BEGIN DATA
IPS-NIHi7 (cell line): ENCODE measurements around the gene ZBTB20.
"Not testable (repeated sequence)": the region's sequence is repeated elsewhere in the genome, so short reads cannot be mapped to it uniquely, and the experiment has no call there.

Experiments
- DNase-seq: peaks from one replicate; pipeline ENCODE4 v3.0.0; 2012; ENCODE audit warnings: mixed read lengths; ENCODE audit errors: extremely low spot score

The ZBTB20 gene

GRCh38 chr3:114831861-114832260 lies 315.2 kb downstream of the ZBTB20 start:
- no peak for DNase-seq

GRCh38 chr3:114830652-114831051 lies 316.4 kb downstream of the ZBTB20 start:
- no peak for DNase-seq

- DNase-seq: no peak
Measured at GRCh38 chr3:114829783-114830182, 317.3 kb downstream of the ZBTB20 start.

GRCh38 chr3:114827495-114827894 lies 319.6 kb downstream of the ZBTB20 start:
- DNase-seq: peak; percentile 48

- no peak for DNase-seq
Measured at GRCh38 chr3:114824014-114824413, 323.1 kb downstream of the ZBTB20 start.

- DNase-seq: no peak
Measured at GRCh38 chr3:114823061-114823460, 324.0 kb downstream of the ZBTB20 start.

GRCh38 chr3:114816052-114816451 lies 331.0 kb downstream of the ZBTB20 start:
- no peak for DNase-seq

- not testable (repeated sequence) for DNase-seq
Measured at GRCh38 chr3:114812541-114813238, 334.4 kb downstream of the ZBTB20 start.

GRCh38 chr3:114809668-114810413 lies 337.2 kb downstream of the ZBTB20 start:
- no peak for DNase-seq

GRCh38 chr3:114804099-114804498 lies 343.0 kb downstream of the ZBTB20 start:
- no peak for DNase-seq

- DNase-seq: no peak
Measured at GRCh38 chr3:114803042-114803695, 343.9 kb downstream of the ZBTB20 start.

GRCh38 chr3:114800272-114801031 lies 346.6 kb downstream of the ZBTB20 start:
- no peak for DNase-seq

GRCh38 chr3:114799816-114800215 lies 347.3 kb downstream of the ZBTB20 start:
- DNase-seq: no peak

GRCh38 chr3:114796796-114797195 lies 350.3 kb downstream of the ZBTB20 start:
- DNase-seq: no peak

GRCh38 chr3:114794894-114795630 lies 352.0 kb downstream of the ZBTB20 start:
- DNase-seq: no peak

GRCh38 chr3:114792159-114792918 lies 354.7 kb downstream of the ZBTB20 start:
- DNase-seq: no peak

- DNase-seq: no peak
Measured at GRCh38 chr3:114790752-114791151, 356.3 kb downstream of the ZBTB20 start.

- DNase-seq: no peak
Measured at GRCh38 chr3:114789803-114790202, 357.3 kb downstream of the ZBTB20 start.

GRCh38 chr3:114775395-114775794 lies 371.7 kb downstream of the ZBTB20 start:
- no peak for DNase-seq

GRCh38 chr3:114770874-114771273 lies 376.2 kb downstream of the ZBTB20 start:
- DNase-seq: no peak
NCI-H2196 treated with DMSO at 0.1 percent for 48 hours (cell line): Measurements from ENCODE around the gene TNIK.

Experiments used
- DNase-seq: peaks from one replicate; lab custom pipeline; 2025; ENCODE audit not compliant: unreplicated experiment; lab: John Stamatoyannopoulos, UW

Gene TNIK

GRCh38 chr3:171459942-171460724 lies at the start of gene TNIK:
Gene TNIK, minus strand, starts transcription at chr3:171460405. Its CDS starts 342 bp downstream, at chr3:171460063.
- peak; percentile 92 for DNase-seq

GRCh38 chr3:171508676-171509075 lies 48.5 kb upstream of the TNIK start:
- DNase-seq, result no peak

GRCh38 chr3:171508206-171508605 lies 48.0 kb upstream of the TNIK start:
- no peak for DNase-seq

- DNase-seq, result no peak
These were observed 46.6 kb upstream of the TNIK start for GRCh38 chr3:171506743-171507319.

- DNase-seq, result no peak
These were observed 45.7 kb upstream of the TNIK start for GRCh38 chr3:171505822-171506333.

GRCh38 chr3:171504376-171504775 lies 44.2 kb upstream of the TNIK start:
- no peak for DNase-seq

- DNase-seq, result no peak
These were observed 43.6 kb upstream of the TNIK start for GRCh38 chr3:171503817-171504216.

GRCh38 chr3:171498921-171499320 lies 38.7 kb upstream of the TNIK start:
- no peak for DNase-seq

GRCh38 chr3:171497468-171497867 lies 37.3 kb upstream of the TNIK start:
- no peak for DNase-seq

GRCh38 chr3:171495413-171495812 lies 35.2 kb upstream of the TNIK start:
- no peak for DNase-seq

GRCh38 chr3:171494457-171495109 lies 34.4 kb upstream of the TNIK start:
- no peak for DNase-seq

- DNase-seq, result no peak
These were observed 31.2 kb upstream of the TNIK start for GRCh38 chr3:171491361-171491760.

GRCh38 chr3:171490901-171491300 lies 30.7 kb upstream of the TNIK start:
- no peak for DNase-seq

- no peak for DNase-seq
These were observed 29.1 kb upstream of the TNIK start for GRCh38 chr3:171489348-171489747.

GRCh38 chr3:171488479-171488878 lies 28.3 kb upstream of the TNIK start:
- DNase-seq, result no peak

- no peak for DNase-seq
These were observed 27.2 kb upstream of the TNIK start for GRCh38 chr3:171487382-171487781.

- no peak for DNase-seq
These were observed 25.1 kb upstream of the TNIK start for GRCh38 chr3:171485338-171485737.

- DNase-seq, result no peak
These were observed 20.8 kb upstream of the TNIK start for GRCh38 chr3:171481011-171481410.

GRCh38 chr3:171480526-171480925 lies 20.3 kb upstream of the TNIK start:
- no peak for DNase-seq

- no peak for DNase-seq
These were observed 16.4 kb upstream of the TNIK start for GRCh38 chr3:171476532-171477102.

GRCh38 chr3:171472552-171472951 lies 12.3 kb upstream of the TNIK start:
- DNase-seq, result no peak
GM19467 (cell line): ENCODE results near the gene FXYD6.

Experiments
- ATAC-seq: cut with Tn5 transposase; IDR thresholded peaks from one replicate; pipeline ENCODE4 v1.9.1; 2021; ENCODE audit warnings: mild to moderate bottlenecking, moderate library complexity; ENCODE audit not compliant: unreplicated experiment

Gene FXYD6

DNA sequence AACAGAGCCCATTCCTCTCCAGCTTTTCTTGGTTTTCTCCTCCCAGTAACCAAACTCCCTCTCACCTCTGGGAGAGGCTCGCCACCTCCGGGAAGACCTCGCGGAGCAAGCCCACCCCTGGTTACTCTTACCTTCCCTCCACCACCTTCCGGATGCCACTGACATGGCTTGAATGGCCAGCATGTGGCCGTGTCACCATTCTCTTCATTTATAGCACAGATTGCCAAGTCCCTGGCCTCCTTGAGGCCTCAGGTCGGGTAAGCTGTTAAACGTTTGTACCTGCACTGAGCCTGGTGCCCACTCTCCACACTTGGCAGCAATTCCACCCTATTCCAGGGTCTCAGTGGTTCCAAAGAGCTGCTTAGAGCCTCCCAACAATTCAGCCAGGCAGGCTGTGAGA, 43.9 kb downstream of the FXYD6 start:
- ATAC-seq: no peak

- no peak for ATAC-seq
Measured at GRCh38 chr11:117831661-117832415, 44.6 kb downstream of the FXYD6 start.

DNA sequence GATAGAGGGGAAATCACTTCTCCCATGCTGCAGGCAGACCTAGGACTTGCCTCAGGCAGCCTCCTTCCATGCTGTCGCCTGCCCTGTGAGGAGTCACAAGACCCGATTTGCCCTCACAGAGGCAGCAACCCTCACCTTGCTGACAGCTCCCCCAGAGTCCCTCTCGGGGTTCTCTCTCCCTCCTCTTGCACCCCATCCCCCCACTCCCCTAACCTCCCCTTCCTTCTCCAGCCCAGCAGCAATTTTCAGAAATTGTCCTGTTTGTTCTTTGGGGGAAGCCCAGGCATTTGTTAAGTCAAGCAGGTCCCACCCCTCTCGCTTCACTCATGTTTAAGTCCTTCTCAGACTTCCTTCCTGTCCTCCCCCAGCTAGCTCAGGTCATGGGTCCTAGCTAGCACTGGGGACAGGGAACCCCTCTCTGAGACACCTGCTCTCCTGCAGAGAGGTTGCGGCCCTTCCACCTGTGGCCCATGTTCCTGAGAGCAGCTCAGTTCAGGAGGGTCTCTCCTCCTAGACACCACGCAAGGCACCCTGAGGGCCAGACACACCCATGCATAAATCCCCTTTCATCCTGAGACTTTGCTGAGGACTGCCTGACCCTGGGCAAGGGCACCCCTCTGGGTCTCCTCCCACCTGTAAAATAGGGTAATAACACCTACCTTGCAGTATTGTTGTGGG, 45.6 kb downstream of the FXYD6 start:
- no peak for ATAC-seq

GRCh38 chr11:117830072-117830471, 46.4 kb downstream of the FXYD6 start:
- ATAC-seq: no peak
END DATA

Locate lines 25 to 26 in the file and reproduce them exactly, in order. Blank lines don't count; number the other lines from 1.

- no peak for DNase-seq

- DNase-seq: no peak